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Flowers, Fruits, and Frass

Local and statewide information on a variety of current topics for home gardeners and market growers.
University of Missouri Extension Tiny Greens

Growing Tiny Greens


Keeping with the spirit of inside gardening, growing microgreens can be just as tasty as herbs but can be even easier to grow, with added benefits. Microgreens (micro-vegetables or micro-herbs or tiny greens) refers to the stage of growth between baby greens and sprouts. These tiny greens are normally harvested 10-14 days after planting and have fully spread leaves ready to add color, crunch and nutrients to your winter meals. The most popular varieties used by cooks add a sweet or spicy crunch include vegetable like cabbage, radish, beet, kale, kohlrabi, Swiss chard, spinach, lettuce, broccoli, popcorn, carrot, pea, broccoli, onion, arugula, celery, and, of course, herbs.

Microgreens are safer to grow than infamous sprouts. Starting in the 2000s, all raw sprouts became infamous for posing a risk of becoming a source of food-borne illnesses like salmonella or E. coli. This causes nutrition specialists like University of Illinois Extension adviser Jenna Smith to strongly discourage eating sprouts raw because of the potential health risks and horticulturists like me to adopt different growing practices to increase food safety. Rather than growing sprouts, grow these tiny greens; they do not pose the same risks. They are harvested when these risks are not present.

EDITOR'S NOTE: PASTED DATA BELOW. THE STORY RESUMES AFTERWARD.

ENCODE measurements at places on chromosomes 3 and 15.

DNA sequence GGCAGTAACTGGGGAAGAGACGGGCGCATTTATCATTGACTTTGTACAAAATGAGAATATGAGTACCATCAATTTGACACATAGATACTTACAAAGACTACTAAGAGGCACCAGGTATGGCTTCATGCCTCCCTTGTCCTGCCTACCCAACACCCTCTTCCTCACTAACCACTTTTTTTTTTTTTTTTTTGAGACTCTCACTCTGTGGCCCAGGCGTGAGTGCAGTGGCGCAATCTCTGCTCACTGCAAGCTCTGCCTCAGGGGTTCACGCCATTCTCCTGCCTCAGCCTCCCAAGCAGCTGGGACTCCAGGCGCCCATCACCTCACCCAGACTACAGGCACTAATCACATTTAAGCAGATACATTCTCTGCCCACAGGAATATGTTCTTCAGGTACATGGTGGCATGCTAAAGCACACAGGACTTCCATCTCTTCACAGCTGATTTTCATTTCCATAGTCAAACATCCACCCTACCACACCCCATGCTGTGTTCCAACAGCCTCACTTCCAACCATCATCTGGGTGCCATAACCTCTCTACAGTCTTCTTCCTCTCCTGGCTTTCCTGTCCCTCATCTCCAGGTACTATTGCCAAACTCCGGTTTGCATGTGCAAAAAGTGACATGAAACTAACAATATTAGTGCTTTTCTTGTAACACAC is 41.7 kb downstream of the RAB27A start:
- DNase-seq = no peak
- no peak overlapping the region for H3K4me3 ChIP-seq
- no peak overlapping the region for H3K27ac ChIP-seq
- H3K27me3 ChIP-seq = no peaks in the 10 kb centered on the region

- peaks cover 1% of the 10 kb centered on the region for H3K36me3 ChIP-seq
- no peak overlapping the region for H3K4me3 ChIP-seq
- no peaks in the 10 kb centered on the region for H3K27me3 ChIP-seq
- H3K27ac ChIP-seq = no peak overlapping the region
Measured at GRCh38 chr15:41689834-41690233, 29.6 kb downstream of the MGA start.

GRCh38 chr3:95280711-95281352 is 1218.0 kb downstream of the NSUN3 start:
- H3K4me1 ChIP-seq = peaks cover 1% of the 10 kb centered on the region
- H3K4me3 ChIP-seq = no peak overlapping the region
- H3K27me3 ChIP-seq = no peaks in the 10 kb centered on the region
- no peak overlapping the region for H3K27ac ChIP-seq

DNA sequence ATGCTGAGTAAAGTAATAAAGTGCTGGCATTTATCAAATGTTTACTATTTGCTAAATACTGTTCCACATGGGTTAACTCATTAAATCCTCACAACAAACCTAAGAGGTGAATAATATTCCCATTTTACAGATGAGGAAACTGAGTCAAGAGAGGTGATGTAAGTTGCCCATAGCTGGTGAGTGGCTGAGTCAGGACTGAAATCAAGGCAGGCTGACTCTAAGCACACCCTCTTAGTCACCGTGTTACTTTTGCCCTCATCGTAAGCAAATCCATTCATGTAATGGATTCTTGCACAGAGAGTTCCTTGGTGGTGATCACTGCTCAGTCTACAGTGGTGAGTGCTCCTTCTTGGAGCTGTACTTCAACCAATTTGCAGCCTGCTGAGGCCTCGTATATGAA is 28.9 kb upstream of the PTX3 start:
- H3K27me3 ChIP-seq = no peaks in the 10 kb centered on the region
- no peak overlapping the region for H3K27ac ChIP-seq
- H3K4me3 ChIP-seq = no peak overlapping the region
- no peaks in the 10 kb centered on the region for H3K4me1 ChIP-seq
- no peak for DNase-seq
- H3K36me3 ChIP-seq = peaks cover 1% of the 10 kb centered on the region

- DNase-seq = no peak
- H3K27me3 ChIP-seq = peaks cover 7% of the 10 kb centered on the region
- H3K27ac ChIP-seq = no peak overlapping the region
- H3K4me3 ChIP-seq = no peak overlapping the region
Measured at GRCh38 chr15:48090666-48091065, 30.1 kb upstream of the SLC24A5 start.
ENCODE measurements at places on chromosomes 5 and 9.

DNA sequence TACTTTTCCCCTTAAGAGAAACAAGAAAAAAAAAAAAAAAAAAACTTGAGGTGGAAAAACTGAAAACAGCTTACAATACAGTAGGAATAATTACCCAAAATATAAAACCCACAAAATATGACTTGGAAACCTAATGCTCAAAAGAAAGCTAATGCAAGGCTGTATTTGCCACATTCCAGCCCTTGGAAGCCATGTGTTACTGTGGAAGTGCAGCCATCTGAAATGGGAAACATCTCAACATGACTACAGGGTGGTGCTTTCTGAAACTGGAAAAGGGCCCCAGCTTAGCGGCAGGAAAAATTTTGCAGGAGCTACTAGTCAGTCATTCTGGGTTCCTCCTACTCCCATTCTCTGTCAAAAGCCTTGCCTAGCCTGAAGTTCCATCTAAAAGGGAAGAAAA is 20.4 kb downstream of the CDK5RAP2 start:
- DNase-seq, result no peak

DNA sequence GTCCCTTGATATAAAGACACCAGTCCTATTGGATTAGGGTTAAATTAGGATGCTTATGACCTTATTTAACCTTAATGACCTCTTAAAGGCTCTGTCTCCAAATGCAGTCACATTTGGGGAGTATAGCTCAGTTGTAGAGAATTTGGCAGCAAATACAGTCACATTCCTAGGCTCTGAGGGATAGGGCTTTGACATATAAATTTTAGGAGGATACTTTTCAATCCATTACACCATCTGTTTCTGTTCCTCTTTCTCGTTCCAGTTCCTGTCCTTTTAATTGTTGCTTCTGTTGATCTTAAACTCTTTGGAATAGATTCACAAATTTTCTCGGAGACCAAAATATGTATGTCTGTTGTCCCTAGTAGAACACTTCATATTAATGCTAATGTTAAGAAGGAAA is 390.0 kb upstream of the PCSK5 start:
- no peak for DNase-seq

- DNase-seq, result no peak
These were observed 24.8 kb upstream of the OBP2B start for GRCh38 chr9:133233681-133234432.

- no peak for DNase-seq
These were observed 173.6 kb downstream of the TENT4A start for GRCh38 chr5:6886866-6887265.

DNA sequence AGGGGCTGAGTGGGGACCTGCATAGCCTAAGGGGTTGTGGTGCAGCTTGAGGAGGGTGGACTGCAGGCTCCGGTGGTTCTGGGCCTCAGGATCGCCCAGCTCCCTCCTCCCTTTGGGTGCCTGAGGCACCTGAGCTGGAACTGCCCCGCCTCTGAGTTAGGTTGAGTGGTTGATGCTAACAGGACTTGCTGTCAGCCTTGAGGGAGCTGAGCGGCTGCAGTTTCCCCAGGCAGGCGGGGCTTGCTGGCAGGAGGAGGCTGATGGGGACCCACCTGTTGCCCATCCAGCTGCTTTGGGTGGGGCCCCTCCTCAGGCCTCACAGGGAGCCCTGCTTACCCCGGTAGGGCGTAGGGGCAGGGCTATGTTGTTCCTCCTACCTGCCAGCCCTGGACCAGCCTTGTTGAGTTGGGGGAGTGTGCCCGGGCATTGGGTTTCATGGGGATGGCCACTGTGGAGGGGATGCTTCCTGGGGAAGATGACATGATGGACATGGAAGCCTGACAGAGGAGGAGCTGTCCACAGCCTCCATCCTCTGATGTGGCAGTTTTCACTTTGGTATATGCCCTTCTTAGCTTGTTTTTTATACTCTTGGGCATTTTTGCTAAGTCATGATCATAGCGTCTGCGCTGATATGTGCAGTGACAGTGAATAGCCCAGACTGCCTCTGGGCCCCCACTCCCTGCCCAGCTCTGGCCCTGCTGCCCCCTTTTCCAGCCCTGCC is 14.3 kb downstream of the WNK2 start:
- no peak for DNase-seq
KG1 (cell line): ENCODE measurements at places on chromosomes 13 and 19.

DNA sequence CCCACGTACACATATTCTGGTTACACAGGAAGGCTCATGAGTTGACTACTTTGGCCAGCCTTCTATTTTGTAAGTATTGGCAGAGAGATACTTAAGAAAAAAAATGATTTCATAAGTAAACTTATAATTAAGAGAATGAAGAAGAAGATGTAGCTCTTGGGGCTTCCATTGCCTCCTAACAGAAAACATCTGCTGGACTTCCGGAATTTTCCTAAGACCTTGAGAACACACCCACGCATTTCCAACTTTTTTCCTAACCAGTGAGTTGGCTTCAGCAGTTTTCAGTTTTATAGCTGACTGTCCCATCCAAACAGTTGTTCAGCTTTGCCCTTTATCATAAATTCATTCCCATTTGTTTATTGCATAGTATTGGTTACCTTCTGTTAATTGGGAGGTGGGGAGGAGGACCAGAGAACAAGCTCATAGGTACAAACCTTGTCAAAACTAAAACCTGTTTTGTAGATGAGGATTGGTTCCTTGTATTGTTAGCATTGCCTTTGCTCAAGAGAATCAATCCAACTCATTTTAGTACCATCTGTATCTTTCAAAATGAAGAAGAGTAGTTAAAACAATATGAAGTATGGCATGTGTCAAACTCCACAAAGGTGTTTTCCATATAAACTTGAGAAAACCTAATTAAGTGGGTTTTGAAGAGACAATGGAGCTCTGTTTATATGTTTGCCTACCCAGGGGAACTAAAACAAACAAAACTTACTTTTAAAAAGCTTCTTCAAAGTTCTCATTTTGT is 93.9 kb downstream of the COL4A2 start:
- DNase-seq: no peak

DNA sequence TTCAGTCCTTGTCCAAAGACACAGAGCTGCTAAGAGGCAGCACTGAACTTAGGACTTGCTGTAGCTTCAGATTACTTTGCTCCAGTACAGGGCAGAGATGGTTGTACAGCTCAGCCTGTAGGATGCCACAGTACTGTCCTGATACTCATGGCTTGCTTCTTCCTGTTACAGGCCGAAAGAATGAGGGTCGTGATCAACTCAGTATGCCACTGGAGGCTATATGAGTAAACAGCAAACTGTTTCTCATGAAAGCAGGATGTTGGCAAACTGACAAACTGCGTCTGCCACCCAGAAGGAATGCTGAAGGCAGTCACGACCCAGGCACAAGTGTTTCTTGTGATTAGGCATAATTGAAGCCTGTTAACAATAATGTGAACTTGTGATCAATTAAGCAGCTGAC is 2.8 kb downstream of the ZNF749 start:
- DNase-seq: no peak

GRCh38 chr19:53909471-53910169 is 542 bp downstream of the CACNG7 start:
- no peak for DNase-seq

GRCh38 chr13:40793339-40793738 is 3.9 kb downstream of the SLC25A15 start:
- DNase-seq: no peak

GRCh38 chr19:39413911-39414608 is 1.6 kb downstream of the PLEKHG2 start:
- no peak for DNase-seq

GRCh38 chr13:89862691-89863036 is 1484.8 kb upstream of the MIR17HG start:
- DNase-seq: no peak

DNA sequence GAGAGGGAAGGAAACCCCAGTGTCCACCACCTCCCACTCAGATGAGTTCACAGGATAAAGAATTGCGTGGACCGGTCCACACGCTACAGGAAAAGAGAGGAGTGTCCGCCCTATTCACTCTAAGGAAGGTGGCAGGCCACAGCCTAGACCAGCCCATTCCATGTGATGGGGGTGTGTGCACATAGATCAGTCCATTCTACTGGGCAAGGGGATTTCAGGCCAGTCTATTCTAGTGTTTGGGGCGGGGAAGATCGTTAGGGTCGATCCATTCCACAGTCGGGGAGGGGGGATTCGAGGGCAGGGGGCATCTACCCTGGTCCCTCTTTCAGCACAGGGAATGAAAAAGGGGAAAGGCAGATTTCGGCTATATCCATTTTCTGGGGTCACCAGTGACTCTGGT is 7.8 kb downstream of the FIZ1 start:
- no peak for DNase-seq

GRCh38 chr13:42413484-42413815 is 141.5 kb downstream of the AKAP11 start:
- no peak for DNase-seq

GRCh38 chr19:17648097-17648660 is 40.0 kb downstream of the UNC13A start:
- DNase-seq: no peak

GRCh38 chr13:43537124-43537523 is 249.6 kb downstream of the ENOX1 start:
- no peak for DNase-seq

Another factor making microgreens safer than sprouts is the tiny greens use soil and sunlight to produce a plant rather than germinated seeds rinsed in water. It is always best to use good agricultural practices in food gardening to prevent contamination, like using seeds from reputable company and sterilizing pots with a 10 percent bleach solution. Many past contaminations of sprouts can be linked to seed sources or poor sterilization practices.

These sprouts will provide that great garden taste in the middle of winter but could also be more nutritious than their adult counterparts. According to a recent study from USDA and University of Maryland, Gene Lester and his colleagues found 25 of the varieties had four to six times more nutrients than the mature leaves of the same plant. Vitamin A, Vitamin E and beta-carotene was tested and the highest levels of Vitamin C were found in red cabbage and the most vitamin E was found in daikon radish.

There is an extensive selection of seeds, and growers have used 80 to 100 varieties to come up with leafy, spicy, crunchy, sweet or tangy leaves. If a "tiny green" garden bug hits, simply remove the roots and stems out of the soil, toss them in the compost bin, and till the remaining soil with a fork and begin anew. Next week's column I'll share growing tips for tiny greens


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